CRIME

Telltale heart: Pacemaker data leads to arson, fraud charges

Ross Compton.

Ross Compton.

A man in Ohio claimed he raced to get out of his house as it burned to the ground and had “no motive whatsoever” to start the fire for insurance money -- but prosecutors on Tuesday claimed his pacemaker said otherwise.

Ross Compton, 59, pleaded not guilty in Butler County Common Pleas Court to aggravated arson and insurance fraud charges.

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Compton told investigators that when he saw the Sept. 19 fire inside his Middletown home, he packed some belongings in a suitcase and bags, broke a window with his cane and threw items through the window before carrying them to his car. He also told police he had a cardiac pacemaker.

Police retrieved data from his pacemaker through a search warrant. The data included Compton’s heart rate, pace demand and cardiac rhythms before, during and after the fire, police said.

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A pacemaker monitors the heart and helps control irregular heart rhythms. The information is recorded and can be retrieved for analysis.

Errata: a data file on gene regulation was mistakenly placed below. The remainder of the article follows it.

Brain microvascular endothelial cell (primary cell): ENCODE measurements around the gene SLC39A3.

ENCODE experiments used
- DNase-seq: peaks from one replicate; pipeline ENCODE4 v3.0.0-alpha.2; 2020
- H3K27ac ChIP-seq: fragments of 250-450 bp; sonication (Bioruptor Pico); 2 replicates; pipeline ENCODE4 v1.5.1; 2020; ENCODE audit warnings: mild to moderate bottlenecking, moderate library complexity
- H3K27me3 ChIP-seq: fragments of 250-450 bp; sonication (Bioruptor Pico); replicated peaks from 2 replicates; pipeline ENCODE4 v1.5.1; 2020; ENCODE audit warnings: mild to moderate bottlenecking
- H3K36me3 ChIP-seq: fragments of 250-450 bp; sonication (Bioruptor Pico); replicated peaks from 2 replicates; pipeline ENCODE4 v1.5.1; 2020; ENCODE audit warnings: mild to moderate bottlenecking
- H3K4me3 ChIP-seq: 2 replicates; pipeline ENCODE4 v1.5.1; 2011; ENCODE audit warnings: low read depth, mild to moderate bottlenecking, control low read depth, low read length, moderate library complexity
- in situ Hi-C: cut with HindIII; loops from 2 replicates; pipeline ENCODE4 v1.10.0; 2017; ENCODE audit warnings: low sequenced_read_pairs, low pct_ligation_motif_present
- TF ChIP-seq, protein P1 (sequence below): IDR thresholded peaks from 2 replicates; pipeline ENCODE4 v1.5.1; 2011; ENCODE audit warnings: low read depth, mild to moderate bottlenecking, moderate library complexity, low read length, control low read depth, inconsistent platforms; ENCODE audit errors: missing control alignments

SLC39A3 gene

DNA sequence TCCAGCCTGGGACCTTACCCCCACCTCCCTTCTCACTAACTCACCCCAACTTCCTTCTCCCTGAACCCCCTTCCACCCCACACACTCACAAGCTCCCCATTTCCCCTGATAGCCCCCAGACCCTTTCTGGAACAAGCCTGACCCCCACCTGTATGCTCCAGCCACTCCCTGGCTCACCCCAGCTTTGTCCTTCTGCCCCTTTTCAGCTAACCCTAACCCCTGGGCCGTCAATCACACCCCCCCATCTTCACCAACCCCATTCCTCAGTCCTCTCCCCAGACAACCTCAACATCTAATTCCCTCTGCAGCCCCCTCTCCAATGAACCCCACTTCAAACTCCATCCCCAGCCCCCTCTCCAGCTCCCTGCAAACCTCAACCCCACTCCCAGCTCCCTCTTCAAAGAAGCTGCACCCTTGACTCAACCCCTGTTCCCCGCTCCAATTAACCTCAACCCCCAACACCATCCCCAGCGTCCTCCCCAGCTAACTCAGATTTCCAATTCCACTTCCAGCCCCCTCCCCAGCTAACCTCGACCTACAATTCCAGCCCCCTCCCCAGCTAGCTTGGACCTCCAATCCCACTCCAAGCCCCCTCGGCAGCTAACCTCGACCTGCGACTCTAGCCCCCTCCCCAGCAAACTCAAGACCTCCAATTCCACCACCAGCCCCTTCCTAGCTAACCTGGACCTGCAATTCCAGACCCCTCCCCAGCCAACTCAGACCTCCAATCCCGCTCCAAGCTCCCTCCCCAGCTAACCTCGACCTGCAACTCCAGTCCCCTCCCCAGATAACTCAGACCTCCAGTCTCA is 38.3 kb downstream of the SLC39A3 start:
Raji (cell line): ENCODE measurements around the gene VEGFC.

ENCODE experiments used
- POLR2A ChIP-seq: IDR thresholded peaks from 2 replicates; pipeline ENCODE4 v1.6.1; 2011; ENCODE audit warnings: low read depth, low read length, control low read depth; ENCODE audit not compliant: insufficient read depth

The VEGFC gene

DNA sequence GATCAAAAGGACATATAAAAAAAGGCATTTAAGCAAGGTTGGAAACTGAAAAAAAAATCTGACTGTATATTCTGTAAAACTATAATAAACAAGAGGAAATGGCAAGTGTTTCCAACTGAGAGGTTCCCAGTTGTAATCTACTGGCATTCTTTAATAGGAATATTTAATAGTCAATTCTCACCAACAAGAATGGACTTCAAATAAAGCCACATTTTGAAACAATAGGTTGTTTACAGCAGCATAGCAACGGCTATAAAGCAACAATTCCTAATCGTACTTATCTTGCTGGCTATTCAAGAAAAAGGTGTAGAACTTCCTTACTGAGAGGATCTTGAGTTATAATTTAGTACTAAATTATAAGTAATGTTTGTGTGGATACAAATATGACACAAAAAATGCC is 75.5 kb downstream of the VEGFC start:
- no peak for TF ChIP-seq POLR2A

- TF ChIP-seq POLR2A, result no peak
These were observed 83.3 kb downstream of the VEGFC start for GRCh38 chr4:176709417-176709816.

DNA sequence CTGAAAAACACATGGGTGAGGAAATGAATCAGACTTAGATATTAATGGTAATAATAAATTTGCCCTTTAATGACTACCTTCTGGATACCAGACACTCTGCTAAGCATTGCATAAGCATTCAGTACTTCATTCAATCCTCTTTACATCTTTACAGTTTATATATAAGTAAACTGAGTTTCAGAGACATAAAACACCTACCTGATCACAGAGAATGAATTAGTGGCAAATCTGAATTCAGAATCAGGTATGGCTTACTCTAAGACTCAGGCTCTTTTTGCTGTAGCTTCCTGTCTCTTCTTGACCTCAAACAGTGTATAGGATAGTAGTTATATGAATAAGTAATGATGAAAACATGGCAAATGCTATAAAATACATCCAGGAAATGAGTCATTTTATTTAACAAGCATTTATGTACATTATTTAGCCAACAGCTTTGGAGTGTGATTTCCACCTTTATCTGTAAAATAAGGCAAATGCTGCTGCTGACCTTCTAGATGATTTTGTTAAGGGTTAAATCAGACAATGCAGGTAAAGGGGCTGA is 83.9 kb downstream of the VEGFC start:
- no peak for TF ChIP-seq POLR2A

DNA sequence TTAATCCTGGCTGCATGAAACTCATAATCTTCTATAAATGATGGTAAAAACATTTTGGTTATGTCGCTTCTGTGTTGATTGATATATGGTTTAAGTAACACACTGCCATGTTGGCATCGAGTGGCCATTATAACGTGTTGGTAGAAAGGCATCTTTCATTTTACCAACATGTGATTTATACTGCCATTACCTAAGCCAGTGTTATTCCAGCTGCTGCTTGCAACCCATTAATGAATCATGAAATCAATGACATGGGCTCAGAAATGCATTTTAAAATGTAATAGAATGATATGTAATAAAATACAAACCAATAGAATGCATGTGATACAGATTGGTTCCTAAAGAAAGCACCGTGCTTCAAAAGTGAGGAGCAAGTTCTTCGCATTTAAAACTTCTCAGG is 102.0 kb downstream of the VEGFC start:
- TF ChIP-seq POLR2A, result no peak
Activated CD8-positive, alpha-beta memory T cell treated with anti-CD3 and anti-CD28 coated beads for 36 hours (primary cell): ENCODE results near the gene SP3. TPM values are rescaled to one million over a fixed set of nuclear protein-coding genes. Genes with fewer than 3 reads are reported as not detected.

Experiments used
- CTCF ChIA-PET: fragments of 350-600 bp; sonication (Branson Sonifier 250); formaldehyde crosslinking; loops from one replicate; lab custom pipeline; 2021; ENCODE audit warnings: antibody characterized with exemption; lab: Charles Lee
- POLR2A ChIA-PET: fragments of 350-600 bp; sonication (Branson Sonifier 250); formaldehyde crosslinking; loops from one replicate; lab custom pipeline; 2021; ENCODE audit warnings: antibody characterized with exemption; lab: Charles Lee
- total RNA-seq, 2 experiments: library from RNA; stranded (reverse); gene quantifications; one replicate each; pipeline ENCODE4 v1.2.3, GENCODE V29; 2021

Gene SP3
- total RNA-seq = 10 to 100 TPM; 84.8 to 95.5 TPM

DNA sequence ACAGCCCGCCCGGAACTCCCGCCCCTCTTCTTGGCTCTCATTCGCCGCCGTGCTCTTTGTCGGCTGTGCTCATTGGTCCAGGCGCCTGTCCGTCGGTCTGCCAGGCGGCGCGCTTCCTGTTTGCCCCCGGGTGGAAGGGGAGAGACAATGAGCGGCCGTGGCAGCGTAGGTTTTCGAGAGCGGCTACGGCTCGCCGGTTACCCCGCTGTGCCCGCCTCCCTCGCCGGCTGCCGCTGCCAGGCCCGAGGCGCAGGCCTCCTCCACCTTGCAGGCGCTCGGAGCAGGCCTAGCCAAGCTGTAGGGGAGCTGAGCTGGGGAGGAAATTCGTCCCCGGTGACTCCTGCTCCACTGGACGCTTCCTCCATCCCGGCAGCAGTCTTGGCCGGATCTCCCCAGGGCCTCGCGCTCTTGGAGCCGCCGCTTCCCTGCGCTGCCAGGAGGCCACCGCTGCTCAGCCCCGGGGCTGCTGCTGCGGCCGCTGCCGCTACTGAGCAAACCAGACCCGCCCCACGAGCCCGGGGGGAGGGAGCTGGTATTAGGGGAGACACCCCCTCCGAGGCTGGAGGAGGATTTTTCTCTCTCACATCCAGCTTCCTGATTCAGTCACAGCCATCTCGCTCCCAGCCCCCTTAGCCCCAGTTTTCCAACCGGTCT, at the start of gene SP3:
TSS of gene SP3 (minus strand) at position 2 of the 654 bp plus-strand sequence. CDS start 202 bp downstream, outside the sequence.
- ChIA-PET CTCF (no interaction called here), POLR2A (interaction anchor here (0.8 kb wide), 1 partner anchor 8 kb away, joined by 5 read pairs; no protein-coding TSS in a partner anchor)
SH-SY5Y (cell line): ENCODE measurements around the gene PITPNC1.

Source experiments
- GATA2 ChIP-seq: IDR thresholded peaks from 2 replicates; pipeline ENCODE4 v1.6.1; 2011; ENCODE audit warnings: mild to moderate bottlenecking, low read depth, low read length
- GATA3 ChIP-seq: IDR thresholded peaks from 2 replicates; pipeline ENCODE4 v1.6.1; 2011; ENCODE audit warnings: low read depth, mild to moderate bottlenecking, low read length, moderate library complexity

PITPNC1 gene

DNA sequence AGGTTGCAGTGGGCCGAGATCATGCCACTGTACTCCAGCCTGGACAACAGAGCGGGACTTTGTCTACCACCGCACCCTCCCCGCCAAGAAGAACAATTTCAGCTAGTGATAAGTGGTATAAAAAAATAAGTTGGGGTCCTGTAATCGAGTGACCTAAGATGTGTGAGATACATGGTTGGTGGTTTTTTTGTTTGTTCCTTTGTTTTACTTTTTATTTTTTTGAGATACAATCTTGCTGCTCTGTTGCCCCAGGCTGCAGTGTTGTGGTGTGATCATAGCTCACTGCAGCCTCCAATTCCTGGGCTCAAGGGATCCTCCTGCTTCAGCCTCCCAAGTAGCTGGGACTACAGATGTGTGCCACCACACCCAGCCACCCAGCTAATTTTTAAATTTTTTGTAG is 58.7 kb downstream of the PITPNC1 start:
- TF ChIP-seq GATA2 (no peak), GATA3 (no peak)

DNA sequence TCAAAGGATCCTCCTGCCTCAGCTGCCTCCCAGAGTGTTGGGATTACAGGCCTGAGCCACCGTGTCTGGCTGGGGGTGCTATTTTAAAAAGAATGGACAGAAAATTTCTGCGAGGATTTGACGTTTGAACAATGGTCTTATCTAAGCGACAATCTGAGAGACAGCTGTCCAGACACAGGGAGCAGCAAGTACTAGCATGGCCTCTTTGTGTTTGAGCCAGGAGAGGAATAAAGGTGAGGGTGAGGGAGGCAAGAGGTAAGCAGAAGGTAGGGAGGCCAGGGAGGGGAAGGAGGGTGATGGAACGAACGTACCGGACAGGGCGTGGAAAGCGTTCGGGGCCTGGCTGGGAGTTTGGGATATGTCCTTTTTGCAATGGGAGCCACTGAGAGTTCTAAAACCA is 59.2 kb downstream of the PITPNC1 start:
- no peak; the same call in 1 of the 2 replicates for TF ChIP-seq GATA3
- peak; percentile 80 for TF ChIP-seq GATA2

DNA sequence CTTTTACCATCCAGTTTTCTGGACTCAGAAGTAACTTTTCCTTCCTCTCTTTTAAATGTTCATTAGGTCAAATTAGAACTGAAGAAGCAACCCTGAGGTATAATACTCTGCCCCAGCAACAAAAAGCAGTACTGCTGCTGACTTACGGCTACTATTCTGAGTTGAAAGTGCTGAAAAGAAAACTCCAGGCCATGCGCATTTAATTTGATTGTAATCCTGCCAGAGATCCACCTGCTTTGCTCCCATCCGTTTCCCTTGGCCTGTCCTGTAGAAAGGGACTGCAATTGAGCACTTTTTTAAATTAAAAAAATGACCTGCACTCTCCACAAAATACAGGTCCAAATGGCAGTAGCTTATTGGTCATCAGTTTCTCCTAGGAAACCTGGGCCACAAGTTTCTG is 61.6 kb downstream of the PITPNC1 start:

A cardiologist determined that it was "highly improbable," due to his medical conditions, that Compton could do all the collecting, packing and removal of items from his house and then carry them in the short period of time he indicated, according to court records.

In addition, gasoline was found on Compton’s clothing and the fire started in multiple places, investigators said. Still, Lt. Jimmy Cunningham told WLWT-TV the medical data represented some of “the key pieces of evidence” in the case.

Police have said statements they received from Compton were "inconsistent" with the evidence they gathered. They also have said that he gave statements conflicting with what he had told a dispatcher, the Hamilton-Middletown Journal-News reported.

Fire officials have said the blaze at Compton's home caused about $400,000 damage.

His next hearing is set for Feb. 21 in Butler County Common Pleas Court.

The Associated Press contributed to this report.